The Hon. J.M.A. LENSINK: So, it was one of your Labor people. Debt is something like $6.7 billion. I have mentioned the unfunded superannuation; and, of course, there is always WorkCover, which has a massive debt these days of $1.4 billion. That is an extraordinary amount, considering that our last Liberal government was so diligent in reducing it to something like $281 million—and South Australia continues to have the highest WorkCover levy rate of all the states which, of course, is something that impacts on all employers. I will make some reference to the infrastructure broken promises, which are extraordinary. The major one, from my personal point of view, is the prisons project. We were all hopeful that the prisons would be rebuilt, particularly the women's prison, which is a disgrace and continues to be so. That has been cancelled, and I think that will hurt the credibility of South Australia in terms of future infrastructure projects because a number of the consortia that were bidding were not advised until the Treasurer had delivered his budget. In fact, there had been discussions with some of those consortia in the week prior to the budget and they were given the distinct impression that they would be continuing. We have had the Mount Bold reservoir expansion which was front page in the budget a couple of years ago, which has since disappeared into thin air. The $500 million prisons PPP has been cancelled. Tram line extensions have disappeared from the budget, and the Upper Spencer Gulf desalination plant has disappeared. The South Road, Port Road and Grange Road underpasses have disappeared. The AAMI Stadium upgrade money has also disappeared. I think, in terms of major infrastructure, this government cannot be believed when it says anything about what it intends to do. It does so with the cynical purpose of getting today's headline but not with any intention of following it through.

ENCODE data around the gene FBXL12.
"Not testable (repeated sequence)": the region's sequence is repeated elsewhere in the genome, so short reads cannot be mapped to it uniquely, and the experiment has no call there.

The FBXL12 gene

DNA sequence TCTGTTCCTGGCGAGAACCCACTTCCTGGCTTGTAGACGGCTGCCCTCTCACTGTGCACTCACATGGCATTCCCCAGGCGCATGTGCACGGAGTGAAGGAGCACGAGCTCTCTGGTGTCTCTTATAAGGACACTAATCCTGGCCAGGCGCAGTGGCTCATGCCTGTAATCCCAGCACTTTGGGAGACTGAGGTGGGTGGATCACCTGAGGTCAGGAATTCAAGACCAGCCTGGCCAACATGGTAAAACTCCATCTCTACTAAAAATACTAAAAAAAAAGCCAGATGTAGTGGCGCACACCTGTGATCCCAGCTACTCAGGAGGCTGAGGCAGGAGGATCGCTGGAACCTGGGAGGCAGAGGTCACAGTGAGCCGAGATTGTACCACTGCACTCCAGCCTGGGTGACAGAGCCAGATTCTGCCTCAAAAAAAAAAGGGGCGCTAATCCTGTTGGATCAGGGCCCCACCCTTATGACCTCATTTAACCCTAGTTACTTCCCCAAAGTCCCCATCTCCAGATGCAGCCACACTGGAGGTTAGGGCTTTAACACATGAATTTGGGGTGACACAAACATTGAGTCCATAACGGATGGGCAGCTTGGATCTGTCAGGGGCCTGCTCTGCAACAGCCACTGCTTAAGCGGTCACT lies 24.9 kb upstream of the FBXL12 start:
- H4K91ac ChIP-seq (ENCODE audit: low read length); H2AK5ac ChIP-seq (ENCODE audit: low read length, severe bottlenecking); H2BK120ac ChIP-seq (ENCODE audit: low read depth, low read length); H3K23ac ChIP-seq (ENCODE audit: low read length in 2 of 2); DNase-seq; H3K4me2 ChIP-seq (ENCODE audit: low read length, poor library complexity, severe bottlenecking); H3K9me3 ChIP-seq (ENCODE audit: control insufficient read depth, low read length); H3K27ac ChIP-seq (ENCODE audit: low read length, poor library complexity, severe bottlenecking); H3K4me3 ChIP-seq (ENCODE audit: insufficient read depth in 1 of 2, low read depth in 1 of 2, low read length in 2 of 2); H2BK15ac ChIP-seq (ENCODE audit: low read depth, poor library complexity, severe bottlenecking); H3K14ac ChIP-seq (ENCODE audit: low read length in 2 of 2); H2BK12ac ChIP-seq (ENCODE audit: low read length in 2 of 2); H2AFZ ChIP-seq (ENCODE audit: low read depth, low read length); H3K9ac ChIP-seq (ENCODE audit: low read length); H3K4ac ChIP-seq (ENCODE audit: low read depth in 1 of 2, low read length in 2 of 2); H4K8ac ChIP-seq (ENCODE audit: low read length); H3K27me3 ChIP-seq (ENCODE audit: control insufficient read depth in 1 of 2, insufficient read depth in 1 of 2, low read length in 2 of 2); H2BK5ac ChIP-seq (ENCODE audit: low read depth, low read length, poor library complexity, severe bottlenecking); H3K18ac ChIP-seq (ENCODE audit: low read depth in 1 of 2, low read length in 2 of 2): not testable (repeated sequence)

Along with the prison project is the shame that James Nash House will not be rebuilt. The distinct impression of the people who have worked at James Nash, going back probably three years ago when I visited them, was that there was ample space on that site to rebuild, and it was their impression that it would be rebuilt to modern standards on that existing site. James Nash House has 30 beds; there are 10 beds in the overflow at Glenside—that is the way it operates at the moment. The waiting lists for it are constant and, as we have seen recently with the intersection with the correctional services area, there is not enough space for people who need to be detained within the system with obvious and sometimes tragic consequences. With the rebuild of Glenside, which has also been delayed by some two years, those 10 places at Glenside will no longer be available, so we will be back to 30 beds instead of 40. This area of forensic mental health is in dire straits, and that is with the current capacity. The capacity is in desperate need of being increased, and that is one area where I think we will continue to have problems. It is pointless to blame the Parole Board for that because it does not supervise people who are on licence—that is, supervised by people who are in community corrections—and they are vastly under resourced. So, I think this is one very challenging area where the government ought to be providing additional resources, both in bricks and mortar and services. The Women's and Children's Hospital is also in dire need of infrastructure funding. Some of those wards at the children's hospital are disgraceful and have been neglected, while the government is on its frolic of fantasy to rebuild the existing Royal Adelaide Hospital, parts of which are already world class, at a new site.